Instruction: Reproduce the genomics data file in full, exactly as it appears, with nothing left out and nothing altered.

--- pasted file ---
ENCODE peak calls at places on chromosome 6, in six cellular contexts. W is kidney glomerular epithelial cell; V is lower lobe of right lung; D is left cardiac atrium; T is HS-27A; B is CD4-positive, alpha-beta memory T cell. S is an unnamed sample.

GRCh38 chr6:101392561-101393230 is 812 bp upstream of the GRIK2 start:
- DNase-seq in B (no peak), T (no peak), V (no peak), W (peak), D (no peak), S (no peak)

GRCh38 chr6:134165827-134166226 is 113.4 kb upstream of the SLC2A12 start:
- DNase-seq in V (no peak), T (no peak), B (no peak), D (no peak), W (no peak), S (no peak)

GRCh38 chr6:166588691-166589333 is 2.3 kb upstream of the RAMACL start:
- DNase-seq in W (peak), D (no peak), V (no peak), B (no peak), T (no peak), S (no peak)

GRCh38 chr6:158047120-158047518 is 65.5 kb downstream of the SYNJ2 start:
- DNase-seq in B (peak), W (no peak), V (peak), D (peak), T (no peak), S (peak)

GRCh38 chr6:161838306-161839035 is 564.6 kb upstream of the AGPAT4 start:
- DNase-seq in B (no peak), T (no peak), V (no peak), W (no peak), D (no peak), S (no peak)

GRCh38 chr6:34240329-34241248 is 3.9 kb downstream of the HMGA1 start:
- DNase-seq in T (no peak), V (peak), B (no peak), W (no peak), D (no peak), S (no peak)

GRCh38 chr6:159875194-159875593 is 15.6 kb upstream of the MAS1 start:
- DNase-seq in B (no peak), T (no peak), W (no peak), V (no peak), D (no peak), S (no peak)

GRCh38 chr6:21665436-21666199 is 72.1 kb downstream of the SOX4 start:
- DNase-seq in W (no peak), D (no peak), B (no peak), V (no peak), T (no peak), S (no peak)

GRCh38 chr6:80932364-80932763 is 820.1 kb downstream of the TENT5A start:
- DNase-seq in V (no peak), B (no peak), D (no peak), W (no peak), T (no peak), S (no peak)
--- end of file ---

ENCODE peak calls at places on chromosome 6, in six cellular contexts. W is kidney glomerular epithelial cell; V is lower lobe of right lung; D is left cardiac atrium; T is HS-27A; B is CD4-positive, alpha-beta memory T cell. S is an unnamed sample.

GRCh38 chr6:101392561-101393230 is 812 bp upstream of the GRIK2 start:
- DNase-seq in B (no peak), T (no peak), V (no peak), W (peak), D (no peak), S (no peak)

GRCh38 chr6:134165827-134166226 is 113.4 kb upstream of the SLC2A12 start:
- DNase-seq in V (no peak), T (no peak), B (no peak), D (no peak), W (no peak), S (no peak)

GRCh38 chr6:166588691-166589333 is 2.3 kb upstream of the RAMACL start:
- DNase-seq in W (peak), D (no peak), V (no peak), B (no peak), T (no peak), S (no peak)

GRCh38 chr6:158047120-158047518 is 65.5 kb downstream of the SYNJ2 start:
- DNase-seq in B (peak), W (no peak), V (peak), D (peak), T (no peak), S (peak)

GRCh38 chr6:161838306-161839035 is 564.6 kb upstream of the AGPAT4 start:
- DNase-seq in B (no peak), T (no peak), V (no peak), W (no peak), D (no peak), S (no peak)

GRCh38 chr6:34240329-34241248 is 3.9 kb downstream of the HMGA1 start:
- DNase-seq in T (no peak), V (peak), B (no peak), W (no peak), D (no peak), S (no peak)

GRCh38 chr6:159875194-159875593 is 15.6 kb upstream of the MAS1 start:
- DNase-seq in B (no peak), T (no peak), W (no peak), V (no peak), D (no peak), S (no peak)

GRCh38 chr6:21665436-21666199 is 72.1 kb downstream of the SOX4 start:
- DNase-seq in W (no peak), D (no peak), B (no peak), V (no peak), T (no peak), S (no peak)

GRCh38 chr6:80932364-80932763 is 820.1 kb downstream of the TENT5A start:
- DNase-seq in V (no peak), B (no peak), D (no peak), W (no peak), T (no peak), S (no peak)